James Comey, the former director of the Federal Bureau of Investigation (FBI), will not accuse President Donald J. Trump of obstruction of justice. Democrats and Big Media were hoping to use his testimony to focus on the private meetings the former FBI director had with the President Trump, during which reporting claimed he was asked to drop the investigation into former National Security Adviser Michael Flynn.
ABC News, citing sources, reported that Mr. Comey will not agree during testimony before the Senate Intelligence Committee that President Trump’s comments amounted to obstruction of justice. Mr. Comey is slated to testify Thursday after he was cleared by Special Counsel Robert Mueller, another former FBI director now overseeing the investigation into all things Russia.
But the New York Times quoted the president in the memo as saying he “hoped” Lt. Gen. Flynn wasn’t prosecuted because he was a “good man,” to which Comey replied he agreed he was a good man. Democrats cited the report as proof of obstruction of justice, something legal experts mocked.
“Those who don’t know the first thing about the law immediately began hurling words like ‘obstruction of justice’, ‘high crimes and misdemeanors’ and ‘impeachment’,” Gregg Jarrett, a former defense attorney who now works as a Fox News Anchor, wrote at the time in a piece entitled “Comey’s revenge is a gun without powder.”
Jarrett also said that Mr. Comey put himself in a box because, if he felt at the time the conversation rose to obstruction, he was obligated to report it. Further, Mr. Comey said on May 3 that neither President Trump nor anyone from the White House ever tried to hinder an FBI investigation.
“Under the law, Comey is required to immediately inform the Department of Justice of any attempt to obstruct justice by any person, even the President of the United States,” Jarret noted. “Failure to do so would result in criminal charges against Comey. (18 USC 4 and 28 USC 1361) He would also, upon sufficient proof, lose his license to practice law.”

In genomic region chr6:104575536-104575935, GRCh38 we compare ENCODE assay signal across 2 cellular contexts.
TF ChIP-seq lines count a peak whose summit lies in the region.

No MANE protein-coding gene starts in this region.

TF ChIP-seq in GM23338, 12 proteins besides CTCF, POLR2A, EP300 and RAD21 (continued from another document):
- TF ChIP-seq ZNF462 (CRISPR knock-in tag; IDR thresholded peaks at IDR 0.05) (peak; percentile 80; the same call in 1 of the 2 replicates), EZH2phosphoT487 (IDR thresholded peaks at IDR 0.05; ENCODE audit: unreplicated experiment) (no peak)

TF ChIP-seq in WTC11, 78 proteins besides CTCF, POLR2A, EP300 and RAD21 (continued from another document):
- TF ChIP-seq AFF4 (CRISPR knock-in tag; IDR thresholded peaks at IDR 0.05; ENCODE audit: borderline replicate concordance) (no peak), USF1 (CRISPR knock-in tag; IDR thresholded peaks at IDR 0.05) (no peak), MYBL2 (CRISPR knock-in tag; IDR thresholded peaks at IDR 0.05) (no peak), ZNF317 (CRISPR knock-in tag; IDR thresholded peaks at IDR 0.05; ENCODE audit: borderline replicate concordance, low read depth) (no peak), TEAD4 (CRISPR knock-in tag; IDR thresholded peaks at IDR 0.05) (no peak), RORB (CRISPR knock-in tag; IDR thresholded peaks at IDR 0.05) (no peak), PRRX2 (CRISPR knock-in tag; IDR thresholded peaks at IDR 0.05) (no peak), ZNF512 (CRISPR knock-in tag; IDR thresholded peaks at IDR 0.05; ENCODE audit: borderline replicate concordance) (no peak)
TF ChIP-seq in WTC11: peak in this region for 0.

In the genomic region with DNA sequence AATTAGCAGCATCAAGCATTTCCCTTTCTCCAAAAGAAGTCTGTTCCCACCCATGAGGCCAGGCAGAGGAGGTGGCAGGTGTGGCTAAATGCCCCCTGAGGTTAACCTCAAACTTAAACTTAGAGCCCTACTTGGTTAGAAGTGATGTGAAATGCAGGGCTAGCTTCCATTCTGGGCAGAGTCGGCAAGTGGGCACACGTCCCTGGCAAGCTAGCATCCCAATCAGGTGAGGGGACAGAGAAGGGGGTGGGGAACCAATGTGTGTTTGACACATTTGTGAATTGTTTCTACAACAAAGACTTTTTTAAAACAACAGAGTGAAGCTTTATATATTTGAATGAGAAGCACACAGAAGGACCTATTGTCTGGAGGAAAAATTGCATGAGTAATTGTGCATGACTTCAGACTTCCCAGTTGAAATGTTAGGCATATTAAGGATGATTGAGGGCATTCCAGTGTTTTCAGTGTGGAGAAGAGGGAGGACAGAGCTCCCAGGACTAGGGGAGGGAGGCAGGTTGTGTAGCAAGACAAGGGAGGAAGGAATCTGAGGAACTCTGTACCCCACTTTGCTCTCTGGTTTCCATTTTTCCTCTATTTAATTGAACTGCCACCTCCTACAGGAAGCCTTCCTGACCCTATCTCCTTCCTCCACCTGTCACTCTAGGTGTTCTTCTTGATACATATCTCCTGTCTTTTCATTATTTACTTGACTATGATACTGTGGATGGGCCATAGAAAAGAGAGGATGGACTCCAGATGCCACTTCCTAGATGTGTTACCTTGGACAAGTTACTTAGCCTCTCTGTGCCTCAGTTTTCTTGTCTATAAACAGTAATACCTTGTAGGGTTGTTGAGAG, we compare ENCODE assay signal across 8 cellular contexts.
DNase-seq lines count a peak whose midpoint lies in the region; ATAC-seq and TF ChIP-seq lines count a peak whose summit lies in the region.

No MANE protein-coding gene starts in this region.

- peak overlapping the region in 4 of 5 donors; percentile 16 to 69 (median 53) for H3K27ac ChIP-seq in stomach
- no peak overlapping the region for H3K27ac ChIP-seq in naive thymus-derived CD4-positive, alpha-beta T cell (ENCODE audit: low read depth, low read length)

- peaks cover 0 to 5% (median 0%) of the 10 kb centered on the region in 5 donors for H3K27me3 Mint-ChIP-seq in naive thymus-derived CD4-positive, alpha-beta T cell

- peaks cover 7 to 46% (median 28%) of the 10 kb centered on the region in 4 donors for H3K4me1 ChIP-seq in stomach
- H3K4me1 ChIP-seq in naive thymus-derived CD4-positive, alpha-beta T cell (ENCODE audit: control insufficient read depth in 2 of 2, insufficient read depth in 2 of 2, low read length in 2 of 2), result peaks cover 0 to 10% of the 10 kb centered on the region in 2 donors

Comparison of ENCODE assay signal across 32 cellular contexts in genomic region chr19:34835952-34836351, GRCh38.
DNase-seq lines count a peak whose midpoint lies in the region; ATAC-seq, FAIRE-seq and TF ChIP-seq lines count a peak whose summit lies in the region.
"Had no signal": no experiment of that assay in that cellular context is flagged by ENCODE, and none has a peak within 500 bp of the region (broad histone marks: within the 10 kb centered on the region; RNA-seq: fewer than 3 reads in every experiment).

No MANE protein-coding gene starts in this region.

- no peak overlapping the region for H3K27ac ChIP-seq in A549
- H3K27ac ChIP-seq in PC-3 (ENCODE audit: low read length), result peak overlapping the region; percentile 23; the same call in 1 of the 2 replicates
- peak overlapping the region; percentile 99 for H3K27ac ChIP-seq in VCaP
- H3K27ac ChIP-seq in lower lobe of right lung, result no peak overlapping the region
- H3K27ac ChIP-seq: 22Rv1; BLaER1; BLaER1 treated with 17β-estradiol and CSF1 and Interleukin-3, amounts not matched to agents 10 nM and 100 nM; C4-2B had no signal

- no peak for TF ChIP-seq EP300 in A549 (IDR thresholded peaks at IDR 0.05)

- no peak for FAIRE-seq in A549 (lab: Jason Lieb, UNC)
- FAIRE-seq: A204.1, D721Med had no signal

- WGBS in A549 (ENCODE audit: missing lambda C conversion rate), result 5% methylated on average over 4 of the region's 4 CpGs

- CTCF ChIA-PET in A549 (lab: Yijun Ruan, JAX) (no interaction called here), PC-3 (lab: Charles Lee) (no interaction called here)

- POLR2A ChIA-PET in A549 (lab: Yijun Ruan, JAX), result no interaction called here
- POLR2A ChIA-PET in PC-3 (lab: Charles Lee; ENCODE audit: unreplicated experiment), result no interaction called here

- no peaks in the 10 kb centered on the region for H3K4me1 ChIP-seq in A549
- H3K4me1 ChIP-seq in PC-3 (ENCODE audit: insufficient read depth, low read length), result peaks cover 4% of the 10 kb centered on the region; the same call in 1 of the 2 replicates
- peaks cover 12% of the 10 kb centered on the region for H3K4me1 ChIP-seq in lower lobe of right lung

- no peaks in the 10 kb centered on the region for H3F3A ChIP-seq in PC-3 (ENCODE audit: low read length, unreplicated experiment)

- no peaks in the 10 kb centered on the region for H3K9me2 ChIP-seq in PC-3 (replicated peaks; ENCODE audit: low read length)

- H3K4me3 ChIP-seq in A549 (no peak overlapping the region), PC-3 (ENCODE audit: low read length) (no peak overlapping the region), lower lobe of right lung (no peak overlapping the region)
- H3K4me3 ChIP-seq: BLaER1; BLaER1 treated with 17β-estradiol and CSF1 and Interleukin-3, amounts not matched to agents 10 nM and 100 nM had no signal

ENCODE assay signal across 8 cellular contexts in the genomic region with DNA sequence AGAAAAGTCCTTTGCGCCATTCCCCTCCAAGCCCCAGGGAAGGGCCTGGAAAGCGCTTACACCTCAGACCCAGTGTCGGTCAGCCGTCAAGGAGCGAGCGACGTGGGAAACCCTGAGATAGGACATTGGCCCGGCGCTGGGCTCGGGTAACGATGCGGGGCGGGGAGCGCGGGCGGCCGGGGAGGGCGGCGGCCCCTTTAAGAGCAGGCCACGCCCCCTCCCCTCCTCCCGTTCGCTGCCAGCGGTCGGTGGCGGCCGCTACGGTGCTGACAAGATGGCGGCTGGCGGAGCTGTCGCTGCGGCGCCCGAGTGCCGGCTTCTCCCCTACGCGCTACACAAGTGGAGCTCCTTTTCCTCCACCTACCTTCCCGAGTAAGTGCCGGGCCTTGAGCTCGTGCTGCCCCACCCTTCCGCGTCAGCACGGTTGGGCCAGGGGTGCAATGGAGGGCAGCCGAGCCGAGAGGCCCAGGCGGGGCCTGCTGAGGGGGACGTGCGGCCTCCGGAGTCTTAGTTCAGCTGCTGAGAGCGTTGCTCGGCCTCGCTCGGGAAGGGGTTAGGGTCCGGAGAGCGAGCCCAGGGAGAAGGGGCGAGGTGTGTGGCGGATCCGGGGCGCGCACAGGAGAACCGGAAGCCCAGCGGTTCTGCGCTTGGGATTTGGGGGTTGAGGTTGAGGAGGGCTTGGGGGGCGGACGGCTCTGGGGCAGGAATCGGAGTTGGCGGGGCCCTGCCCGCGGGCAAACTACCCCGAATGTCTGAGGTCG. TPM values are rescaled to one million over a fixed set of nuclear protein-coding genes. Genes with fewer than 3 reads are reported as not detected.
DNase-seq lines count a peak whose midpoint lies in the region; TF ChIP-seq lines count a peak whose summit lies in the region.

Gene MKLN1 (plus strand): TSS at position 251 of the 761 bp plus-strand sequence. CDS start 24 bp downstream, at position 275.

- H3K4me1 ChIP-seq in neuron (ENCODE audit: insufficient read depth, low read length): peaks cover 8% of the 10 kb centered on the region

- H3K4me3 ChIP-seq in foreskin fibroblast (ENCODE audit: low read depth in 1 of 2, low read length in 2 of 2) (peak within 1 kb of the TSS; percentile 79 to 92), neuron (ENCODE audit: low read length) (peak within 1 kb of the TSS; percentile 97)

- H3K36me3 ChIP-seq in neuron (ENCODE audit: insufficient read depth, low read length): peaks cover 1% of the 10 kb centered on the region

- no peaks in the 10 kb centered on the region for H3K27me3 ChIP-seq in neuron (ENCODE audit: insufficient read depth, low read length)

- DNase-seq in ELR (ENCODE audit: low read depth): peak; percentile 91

Sen. Lindsey Graham, R-S.C., said that he worries the public hearing will turn into a “hit job” on the president, adding that a “one-sided” hearing would be the worst possible outcome for the country.
“Here’s what I worry about: that he’ll just focus on his conversations with the president and not answer any other questions because of the investigation,” he said during an interview on Thursday. “That would be a hit job on President Trump and I hope this hearing doesn’t become a hit job on President Trump.”
(UPDATE: ABC News was wrong. Comey, under the impression President Trump might have taped their conversation, did admit that he told the President he wasn’t under investigation on multiple occasions.)
The former FBI director will also dispute President Trump’s claim that he told him on three separate occasions that he was not the target of an investigation.
Sen. Graham also said, while he likes Mr. Comey, he believes he is just “probably upset” about getting firing by President Trump.
On the allegations of collusion, Sen. Graham said he has seen no evidence anyone from the Trump campaign worked with Russian officials to influence the election. He emphasized there was “zero evidence that Trump himself” took any such action and Mr. Comey should be honest with the American people.
“I don’t believe he is,” he said when asked if the president was the target of an investigation. “There’s a cloud over the presidency that needs to be removed if the facts justify it.”
Worth noting, Sen. Chuck Grassley, R-Ia., the powerful chairman of the Senate Judiciary Committee, also called on the FBI to end the “wild speculation” surrounding President Trump and criminal investigations. In public statements and tweets, Sen. Grassley has insinuated Mr. Comey also told him that the president was not the target of the FBI probe.
Sen. Dianne Feinstein, D-Calif., the Ranking Member of the Senate Judiciary Committee, backed the chairman up and has repeatedly stated that she has not seen any evidence of “collusion” between the Trump campaign or President Trump with Russia.
At the White House on Tuesday, while meeting with congressional leaders to move forward his legislative agenda for the remainder of the year, President Trump was asked about the hearing.
“I wish him luck,” the President said.